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London County Council 1912

[Report of the Medical Officer of Health for London County Council]

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Annual Report of the London County Council, 1912.
Scarlet fever,
and measles.

The subjoined table shows the incidence of scarlet fever, diphtheria and measles upon persons of all ages as compared with children attending the Council's schools, during the past seven years:—

Disease.Total numbers notified.Weekly mean.
Year.All ages.L.C.C. school children.All ages.L.C.C. school children.
Scarlet fever190620,3338,371391161

Scarlet fever.
The accompanying Diagrams A and B compare the weekly notifications of cases of scarlet fever
and diphtheria occurring amongst school children and all other persons during the year 1912.
The year 1912 has not been characterised by any marked increase in the prevalence of scarlet
fever, although numerically the incidence is slightly higher than during the preceding year. Since 1907
when the disease assumed epidemic form, it appears to have been diminishing both in prevalence and
intensity, although this reduction has been most accentuated during the past three years (vide Table
above). Diagram A shows the characteristic autumnal rise, the disease having been comparatively
quiescent during the spring and summer of the year. 458 schools were under observation for scarlet
fever during the year, and 40 of them were visited by school doctors from time to time for special
investigation. It is interesting to note that two schools, rincess Road and Stanhope School, where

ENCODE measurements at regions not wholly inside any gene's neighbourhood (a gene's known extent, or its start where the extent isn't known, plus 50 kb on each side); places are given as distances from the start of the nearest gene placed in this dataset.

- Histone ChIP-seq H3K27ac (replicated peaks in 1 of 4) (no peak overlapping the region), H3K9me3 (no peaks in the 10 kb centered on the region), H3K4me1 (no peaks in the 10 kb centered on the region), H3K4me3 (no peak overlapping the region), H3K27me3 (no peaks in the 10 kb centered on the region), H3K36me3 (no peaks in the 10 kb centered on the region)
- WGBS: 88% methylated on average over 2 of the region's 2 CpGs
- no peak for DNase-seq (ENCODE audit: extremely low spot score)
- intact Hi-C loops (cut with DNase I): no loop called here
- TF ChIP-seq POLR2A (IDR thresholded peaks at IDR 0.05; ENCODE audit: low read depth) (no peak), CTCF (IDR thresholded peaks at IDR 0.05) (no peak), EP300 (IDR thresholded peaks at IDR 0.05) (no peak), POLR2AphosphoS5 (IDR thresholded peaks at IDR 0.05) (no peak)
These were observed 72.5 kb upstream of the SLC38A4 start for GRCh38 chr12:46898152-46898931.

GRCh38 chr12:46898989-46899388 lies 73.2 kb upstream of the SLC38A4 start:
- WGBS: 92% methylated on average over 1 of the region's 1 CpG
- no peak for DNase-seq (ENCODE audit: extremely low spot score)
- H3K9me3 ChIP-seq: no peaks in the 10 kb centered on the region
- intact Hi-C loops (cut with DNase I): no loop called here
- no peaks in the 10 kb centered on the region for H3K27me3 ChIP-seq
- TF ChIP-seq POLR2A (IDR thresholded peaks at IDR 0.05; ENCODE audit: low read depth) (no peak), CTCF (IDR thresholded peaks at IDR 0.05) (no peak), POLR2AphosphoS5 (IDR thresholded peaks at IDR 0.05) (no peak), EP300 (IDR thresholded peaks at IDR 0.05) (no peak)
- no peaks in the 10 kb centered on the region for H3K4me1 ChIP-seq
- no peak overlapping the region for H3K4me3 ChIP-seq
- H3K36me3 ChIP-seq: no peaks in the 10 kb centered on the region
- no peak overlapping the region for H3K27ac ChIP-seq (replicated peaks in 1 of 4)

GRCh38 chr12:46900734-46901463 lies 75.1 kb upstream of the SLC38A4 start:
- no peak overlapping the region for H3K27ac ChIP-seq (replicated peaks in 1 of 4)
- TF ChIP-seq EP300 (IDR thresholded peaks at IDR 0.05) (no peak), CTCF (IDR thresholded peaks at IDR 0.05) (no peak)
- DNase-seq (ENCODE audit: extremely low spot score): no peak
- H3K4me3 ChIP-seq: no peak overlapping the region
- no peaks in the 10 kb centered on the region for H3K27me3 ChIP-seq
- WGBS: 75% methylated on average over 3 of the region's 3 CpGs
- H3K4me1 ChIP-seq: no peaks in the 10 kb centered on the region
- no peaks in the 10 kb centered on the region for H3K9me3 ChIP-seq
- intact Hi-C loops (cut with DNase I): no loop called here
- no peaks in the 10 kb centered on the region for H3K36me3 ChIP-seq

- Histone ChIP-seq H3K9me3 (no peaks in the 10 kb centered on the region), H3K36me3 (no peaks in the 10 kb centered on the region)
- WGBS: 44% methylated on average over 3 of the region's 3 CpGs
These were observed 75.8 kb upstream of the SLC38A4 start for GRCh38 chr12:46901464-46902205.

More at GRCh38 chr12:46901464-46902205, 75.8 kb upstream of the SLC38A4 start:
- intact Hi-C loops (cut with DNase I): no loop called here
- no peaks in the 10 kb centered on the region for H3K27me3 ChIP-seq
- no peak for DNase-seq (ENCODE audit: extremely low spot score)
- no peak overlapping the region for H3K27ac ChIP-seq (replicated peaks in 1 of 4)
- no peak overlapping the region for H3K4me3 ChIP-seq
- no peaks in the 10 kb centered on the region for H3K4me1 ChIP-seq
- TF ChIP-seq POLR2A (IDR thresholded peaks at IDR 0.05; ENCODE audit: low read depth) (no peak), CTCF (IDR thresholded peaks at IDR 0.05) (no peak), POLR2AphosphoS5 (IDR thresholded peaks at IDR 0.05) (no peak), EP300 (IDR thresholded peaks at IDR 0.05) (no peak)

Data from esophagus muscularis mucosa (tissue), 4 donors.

diphtheria was prevalent were also under special supervision owing to outbreaks of scarlet fever. In
every case where a school came under special observation, reliance was placed upon the detection and
exclusion of individual children who exhibited scarlatinal symptoms, however slight, in controlling the
spread of infection.
The number of cases of diphtheria reported as Occurring among school children during the year
was 2,571, as compared with 2,572 during the preceding 12 months. Altogether 273 elementary schools
have been under observation as having shown evidence of possible school infection, and of these 75
schools were specially visited for the purpose of investigating the sources of infection and carrying
out culture tests in regard to all children presenting any suspicious symptoms. In the course of these
investigations large numbers of children have been examined, and during the year 2,349 cultures were
tested in the laboratory for diphtheria bacilli, of which 250 yielded the true Klebs-Lœffler bacillus,
whilst a further 174 were found to be sufficiently suspicious to warrant exclusion from school. The
majority of the children proved to be carrying germs of diphtheria in the nose or throat do not suffer
the more serious manifestations usually associated with an attack of diphtheria. Many appear quite
well. These "carriers" are excluded from school and reported to the local sanitary authority, with
a view of being followed up. They are not allowed to return to school until it is established by further
bacteriological tests that they are no longer carrying diphtheria germs. In addition to these special
precautions, the teachers have been instructed to exclude all children suffering from sore throat until
certified free from infection upon bacteriological grounds, whenever there exists any suspicion of the
spread of infection.
Investigations similar to those above referred to were also necessary at a secondary school where
one case of diphtheria and a number of " sore throats " were reported in February. Four children
were swabbed and one of them was found to be harbouring diphtheria bacilli. This "carrier" was at
once excluded. No fresh cases occurred until June, when one more isolated case was reported, but
upon enquiry it was found unnecessary to take any further action and no developments arose.
The discovery of "carrier" cases of disease has brought about a situation of much difficulty
in public health administration. In those instances where no apparent symptoms are discernible, it is
not possible to certify the cases as suffering from diphtheria, and thus they are excluded from the scope
of the Public Health (London) Act, 1891. It cannot be definitely asserted that persons harbouring
diphtheria bacilli, without any outward manifestations of the disease, are in every case infectious,
but it is generally held that administrative action should be taken to ensure that healthy persons may